The campaign centered on a contest that gave children the opportunity to have photos of themselves used in a music video by the group R5, the groups allege.
For the initiative, the site Candymania.com allegedly invited children to upload photos of themselves wearing Ring Pops to the social media platforms Facebook, Twitter and Instagram. The photos carried the hashtag RockThatRock, as well as the children's screen names, according to the complaint.
“Of the photos collected, Topps used several that were photos of children clearly under 13,” the organizations say. “In addition, Topps disclosed children’s photos along with contact information in the music video and disclosed children’s photos and online contact information on the Ring Pop Facebook page. It also used the online contact information to directly contact and market to children.”
The complaint — filed by eight organizations, including the Center for Digital Democracy, Center for Science in the Public Interest and American Academy of Child and Adolescent Psychiatry — alleges that the Michael Eisner-owned Topps violated the Children's Online Privacy Protection Act by collecting and disclosing personal data from children under 13 without their parents' permission. Recent revisions to the COPPA regulations provide that photos of children are the type of personal data that can't be gathered without parental permission.
The watchdogs argue that Topps violated the children's privacy law, even though the children allegedly uploaded their photos and provided their screennames to outside companies — Facebook, Twitter and Instagram.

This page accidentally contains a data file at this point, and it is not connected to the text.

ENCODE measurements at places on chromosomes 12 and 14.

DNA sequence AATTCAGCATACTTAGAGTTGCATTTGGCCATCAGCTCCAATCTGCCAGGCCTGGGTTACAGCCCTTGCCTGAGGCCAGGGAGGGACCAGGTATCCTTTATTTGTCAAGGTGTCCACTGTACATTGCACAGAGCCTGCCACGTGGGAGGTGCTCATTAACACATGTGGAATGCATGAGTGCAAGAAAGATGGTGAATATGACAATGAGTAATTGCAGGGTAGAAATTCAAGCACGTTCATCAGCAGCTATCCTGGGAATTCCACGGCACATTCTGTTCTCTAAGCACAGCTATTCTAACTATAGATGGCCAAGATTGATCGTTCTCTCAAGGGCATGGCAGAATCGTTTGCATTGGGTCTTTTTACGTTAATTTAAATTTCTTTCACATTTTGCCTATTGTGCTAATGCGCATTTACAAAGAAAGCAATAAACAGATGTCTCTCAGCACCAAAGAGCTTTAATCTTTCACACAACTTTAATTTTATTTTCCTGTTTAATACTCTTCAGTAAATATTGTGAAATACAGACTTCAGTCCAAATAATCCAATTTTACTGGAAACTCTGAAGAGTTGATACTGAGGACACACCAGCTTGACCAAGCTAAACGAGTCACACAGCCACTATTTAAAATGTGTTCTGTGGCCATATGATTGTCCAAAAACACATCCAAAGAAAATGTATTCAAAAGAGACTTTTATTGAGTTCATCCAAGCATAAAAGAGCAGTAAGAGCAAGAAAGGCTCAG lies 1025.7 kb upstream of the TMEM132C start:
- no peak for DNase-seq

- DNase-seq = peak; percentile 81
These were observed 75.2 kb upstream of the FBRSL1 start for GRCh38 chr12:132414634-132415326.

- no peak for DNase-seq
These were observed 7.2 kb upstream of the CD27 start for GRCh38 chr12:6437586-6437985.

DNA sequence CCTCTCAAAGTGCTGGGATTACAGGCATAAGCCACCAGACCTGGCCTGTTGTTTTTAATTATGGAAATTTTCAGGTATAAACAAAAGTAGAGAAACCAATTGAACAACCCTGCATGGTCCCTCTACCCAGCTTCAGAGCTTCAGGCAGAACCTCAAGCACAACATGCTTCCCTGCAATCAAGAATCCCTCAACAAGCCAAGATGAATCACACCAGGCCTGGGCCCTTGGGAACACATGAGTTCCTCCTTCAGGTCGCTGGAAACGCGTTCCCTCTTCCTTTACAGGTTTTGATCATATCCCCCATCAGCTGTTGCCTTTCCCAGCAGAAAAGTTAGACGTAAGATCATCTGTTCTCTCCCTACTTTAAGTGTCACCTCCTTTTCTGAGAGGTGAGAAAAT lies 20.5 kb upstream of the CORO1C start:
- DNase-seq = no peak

“You can't get out of COPPA by outsourcing the collection of data,” says Angela J. Campbell, a lawyer with the Georgetown University's Institute for Public Representation, which represents the Center for Digital Democracy.
She adds that when the FTC revised the COPPA regulations in 2012, the agency made clear that companies are responsible for data collection by third parties.
But not everyone agrees that the allegations make out a case against Topps. “I think it's a very broad reading of COPPA, and not what it was intended for,” says attorney Allison Fitzpatrick a partner in the advertising department of Davis & Gilbert. “It would be unreasonable to believe that COPPA would cover the collection of personal information on a site such as Facebook,” she adds, pointing out that Facebook attempts to screen out users who are under 13.
Twitter and Instagram also say they're not intended for children under 13. But the advocacy groups argue that anyone can sign up for Twitter and Instagram, and that it's “common knowledge” that many children have Facebook accounts.
Fitzpatrick adds that COPPA regulations holding Web site operators responsible for third-party data collection
are aimed at curbing data gathering by ad networks, or via plug-ins, and not platforms where people directly upload their information.
The complaint urges the FTC to “take prompt action” against Topps.